Two, busyness prevents us from taking time for our relationships, which I would argue are the most important things we have in life. There is this touching story in The Art of Power by Thich Nhat Hanh about a little boy who wants nothing more for his birthday than for his father to be present with him. Usually, the father is too busy with work, but when his son says that all he wants is his daddy to be around for his birthday, the father can’t help but make more time in his week for his child.
Third, busyness makes us lose touch with ourselves and with God. Each of us should be our own best friend. We should know and love ourselves as well as we know and love any other. I don’t begrudge the women who get pedicures or the men who spend Saturdays playing golf. People need to make time for themselves. And when we make time for ourselves, we make time for God because the Spirit is in us just waiting for a little down time so we can pay attention to it.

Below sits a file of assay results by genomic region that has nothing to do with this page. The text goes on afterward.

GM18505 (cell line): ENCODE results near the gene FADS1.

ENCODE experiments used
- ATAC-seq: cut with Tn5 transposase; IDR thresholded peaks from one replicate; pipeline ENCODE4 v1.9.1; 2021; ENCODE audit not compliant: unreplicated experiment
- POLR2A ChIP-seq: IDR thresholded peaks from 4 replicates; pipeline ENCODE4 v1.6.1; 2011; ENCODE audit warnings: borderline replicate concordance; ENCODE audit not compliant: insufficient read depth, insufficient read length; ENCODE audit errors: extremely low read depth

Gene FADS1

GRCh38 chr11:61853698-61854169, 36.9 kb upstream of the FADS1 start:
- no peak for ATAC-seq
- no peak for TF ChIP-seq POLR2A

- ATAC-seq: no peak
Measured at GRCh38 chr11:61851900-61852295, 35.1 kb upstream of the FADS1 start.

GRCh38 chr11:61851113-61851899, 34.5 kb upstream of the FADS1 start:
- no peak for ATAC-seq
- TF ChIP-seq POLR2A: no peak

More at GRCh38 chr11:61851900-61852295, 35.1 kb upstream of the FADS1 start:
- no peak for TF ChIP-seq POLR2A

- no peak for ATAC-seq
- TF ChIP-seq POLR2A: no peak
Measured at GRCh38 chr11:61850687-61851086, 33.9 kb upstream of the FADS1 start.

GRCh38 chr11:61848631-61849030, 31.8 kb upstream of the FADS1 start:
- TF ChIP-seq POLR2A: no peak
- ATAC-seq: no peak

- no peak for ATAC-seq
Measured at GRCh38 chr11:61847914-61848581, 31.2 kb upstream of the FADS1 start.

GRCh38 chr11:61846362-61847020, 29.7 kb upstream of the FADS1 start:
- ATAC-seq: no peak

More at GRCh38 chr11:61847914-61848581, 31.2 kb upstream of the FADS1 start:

So when you’re writing down all the ways in which you spend your time, consider also making a list of the ways you wish you spent your time. Include in that second list, time for rest, time for relationships, and time for yourself. Make it your goal to integrate these important aspects into your daily routine.
So, what about Jesus? Did he ever find time to rest, time for relationships, time for himself? He definitely made time for people. In the Bible, he’s always making time for people. And the Scriptures also tell us that he made time for himself and his relationship with God as well. You can’t give to others continuously if you yourself are an empty vessel.